GW must consider diverse candidates for the presidency

GW marked its 200th year with a tradition it needs to abolish: appointing only white men to the presidency. On Jan. 1, 2022, Mark Wrighton was appointed interim president of GW, and it was incredibly disappointing to see that most of the student body will not be represented, once again.

A total of 21 permanent or interim presidents have led the University and not a single one of them has reflected the students of color and nonmale students that attend GW. This is by no means a problem unique to GW – only about 5 percent of university presidents in the United States are women of color. But the Board of Trustees has a responsibility to break the cycle of excluding marginalized people from the top position at higher education institutions and choose a president that comes from at least one marginalized group.

Historical stereotypes and oppression continue to influence the way society views marginalized groups by creating implicit biases. This is an issue of systemic sexism and racism – whether it is intentional or not – and the Board must be conscious of their biases in their search for a permanent leader.

Women are often kept out of leadership positions because of the belief that women are not as fit to lead or that they are too authoritative and emotional. Women make up half of the U.S. workforce and receive more bachelor’s and master’s degrees than men. Yet, women only hold approximately 8 percent of CEO positions by optimistic estimates.

Whether it is seeing women as less competent or simply less likeable, these biases play a large role in the fact that fewer women are in positions of leadership than men. Patriarchal expectations: women staying at home with children and being more emotional than men contribute to society’s bias toward seeing women as inferior. Lack of gender equality creates a false narrative that female leadership is not normal nor acceptable. History is marked with men in most leadership positions because of these hurtful stereotypes – and GW must not buy into it.

The presidential search committee must be aware of its implicit biases against women that have been ingrained in every single human without consciously knowing about them. They also need to actively fight against those biases by prioritizing the appointment of a more diverse president in the upcoming selection. Everyone has implicit biases based on what they have experienced and been taught, so none of this is to say that GW is making the purposeful decision to be sexist. But failing to recognize those biases is what perpetuates them and continuing to appoint men to positions of power will never get rid of those biases.

In a 2019 study conducted by Coqual, a nonprofit think tank and advisory group, 65 percent of Black professionals agreed that Black employees have to work harder to advance while only 16 percent of white professionals said the same. Examples of discrimination that people of color experience in the workforce include racially insensitive language, being perceived as angry or not as intelligent and exclusion from events. This is what perpetuates the harmful biases that society has against people of color and the presidential search committee must be aware of them in their search for a new leader.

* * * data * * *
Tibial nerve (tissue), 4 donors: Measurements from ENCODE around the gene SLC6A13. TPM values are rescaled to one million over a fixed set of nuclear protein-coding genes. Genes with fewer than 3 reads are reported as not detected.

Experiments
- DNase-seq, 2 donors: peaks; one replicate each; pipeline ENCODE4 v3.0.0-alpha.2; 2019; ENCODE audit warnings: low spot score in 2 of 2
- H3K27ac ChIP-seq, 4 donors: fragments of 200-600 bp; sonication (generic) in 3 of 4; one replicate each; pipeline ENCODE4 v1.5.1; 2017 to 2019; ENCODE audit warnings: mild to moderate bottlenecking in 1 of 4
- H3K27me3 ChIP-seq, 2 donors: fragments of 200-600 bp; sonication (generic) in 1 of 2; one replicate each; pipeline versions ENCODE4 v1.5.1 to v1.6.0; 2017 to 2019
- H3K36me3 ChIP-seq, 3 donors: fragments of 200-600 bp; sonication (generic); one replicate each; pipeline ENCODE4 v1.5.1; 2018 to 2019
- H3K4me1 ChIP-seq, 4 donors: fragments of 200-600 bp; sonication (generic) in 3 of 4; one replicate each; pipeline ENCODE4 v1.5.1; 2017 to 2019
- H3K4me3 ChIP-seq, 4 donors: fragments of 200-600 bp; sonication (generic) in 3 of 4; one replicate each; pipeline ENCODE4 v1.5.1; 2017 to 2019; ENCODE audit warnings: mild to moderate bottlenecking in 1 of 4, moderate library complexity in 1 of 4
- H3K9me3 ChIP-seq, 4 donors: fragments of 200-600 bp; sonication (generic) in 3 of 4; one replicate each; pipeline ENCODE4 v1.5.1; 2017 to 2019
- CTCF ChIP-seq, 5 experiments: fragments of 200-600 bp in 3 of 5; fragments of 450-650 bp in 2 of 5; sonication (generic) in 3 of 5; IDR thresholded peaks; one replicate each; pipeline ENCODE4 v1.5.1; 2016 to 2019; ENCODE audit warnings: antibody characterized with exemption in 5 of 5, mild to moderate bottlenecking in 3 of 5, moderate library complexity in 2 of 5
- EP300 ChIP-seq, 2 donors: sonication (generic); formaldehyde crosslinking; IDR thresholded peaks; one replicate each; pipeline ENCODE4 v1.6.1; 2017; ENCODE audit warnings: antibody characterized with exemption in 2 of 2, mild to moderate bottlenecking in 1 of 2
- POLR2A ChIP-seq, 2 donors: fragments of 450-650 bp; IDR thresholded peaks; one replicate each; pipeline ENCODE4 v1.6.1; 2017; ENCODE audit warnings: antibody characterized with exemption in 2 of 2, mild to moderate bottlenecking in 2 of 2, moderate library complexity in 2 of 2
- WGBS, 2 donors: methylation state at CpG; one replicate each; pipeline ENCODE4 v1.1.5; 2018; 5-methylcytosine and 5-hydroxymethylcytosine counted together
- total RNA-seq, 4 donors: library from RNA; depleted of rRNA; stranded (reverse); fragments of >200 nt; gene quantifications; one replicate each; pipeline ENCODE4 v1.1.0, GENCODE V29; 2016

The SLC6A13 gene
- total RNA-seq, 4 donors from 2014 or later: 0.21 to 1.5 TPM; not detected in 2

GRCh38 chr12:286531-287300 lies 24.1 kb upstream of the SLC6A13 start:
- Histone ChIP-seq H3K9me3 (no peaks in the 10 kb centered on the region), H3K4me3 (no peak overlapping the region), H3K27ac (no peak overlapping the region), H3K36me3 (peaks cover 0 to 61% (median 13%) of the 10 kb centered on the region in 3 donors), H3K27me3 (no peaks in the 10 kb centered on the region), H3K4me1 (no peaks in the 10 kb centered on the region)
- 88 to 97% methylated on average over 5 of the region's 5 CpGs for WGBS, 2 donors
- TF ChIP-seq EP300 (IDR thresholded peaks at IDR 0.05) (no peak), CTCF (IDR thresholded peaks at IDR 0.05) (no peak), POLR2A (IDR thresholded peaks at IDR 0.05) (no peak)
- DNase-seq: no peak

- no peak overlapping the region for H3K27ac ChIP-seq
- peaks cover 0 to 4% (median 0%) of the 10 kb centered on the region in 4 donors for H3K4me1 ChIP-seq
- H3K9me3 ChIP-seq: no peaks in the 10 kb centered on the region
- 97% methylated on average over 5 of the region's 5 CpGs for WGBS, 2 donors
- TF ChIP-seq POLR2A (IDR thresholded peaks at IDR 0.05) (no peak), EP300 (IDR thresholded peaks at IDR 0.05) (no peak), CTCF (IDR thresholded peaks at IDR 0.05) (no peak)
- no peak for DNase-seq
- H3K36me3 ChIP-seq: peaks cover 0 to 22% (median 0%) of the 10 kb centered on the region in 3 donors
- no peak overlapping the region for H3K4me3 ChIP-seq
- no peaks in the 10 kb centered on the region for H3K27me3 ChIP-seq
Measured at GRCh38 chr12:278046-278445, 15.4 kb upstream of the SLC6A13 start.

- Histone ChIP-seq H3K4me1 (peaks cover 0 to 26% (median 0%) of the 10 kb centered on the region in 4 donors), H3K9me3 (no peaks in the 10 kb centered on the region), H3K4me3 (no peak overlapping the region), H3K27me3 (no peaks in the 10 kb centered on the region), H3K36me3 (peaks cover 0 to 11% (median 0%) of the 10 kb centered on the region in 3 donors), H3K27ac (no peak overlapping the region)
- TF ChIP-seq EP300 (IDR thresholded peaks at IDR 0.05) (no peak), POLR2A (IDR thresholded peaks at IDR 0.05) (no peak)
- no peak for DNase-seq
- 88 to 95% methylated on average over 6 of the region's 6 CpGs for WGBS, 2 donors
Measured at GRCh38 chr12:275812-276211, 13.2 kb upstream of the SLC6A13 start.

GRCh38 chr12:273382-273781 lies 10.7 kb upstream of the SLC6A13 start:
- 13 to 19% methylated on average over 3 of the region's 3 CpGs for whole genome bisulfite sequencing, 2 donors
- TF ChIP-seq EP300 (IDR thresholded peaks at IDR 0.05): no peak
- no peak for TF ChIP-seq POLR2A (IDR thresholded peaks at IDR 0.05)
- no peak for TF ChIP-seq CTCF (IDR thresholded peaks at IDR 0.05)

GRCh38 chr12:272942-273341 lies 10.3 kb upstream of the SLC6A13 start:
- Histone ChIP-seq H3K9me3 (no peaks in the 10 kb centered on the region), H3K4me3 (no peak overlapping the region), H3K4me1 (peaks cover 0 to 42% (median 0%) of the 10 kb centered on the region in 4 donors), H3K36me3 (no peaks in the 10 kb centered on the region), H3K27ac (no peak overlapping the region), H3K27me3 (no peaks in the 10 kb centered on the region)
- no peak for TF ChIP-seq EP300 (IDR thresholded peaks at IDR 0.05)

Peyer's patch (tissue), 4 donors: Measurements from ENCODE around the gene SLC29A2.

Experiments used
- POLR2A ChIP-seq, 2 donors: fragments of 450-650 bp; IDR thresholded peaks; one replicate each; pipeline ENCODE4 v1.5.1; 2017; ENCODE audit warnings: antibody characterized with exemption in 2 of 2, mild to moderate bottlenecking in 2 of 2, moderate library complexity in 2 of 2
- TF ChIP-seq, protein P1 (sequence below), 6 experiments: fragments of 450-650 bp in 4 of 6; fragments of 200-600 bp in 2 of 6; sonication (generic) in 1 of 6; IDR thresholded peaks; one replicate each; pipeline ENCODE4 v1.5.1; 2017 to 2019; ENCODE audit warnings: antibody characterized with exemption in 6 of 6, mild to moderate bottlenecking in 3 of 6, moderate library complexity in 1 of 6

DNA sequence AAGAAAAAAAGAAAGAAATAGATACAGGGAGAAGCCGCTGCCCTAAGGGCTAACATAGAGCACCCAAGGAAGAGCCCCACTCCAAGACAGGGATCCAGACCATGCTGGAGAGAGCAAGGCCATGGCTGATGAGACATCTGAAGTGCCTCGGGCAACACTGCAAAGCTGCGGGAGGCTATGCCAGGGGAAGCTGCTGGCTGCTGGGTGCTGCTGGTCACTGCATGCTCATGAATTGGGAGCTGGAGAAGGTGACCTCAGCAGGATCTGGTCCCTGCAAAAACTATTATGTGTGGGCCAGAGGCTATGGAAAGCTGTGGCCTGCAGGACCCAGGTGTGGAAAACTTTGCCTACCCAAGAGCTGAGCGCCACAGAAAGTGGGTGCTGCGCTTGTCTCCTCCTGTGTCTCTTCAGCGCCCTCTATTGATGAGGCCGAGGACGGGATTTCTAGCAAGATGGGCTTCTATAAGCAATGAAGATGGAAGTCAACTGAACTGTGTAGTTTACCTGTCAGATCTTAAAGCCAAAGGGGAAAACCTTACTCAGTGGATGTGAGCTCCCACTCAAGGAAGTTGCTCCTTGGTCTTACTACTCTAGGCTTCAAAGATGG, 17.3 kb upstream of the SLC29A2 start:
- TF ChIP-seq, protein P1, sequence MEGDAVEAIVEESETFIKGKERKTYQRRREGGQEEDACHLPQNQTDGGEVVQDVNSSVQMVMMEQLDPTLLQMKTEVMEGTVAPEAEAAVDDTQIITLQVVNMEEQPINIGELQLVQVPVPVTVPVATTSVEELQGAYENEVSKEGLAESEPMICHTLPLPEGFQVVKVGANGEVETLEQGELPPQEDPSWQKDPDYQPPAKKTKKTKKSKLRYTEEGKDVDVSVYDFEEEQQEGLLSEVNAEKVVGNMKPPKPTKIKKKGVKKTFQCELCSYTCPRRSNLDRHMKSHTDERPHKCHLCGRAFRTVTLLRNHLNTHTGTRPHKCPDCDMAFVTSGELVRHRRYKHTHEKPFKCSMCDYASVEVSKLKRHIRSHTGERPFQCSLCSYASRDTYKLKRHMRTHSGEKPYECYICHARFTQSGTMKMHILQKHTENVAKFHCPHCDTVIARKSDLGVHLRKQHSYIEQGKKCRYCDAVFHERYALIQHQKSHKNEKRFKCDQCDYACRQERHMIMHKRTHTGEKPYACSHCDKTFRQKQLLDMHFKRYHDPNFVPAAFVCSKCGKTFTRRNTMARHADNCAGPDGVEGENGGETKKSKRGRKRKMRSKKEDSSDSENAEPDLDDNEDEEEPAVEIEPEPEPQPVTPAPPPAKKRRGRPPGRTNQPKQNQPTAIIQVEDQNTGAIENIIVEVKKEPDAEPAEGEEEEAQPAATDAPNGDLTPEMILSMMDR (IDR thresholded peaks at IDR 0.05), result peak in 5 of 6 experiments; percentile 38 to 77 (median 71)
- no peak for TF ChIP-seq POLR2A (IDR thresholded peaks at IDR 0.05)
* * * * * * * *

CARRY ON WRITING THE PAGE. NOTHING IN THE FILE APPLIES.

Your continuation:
Not having a single president of color over the past two centuries comes from racist biases that must be recognized by the presidential search committee. None of this is to say that the Board is being intentionally discriminatory, but moving forward it is important to reflect on the implicit biases that have descended from years of stereotypes and how they shape the University’s decision-making process to not let them affect the next presidential appointment.

Minority students need to see themselves in leadership positions to encourage them to go onto their own leadership positions. Approximately 17 percent of enrolled students were white men in 2021, yet they have been represented in the GW presidency 100 percent of the time, according to the Office of Institutional Research and Planning.

Equal and proportional representation of the student body is important because the president makes decisions that greatly affect all students, including students of color and nonmale students. White men do not face systemic oppression like their counterparts, meaning they do not have any inherent or innate understanding of how the University’s policies could discriminate against students.

In the search for a permanent president, the search committee must prioritize diverse candidates that better reflect the University’s student body. Students should express similar sentiments when officials shortly begin the process of asking for student input on the search process. Demanding and putting more pressure to select a more inclusive president will leave little room for the Board to appoint another white man.

While Board Chair Grace Speights has said the search for a permanent president will focus on inclusion, Wrighton’s appointment does not reflect that statement, and it is imperative that the next selection fall in line with what has been promised. To support students of color and nonmale students, Wrighton must consult them as well as officials that are minorities.

White men have had more than their fair share of the presidency at GW, and it is now time for others to take on that role. The Board needs to reevaluate their implicit biases and work toward eliminating them by appointing a president that is a person of color, not a man or both.

Riley Goodfellow, a freshman majoring in political science, is an opinions writer.

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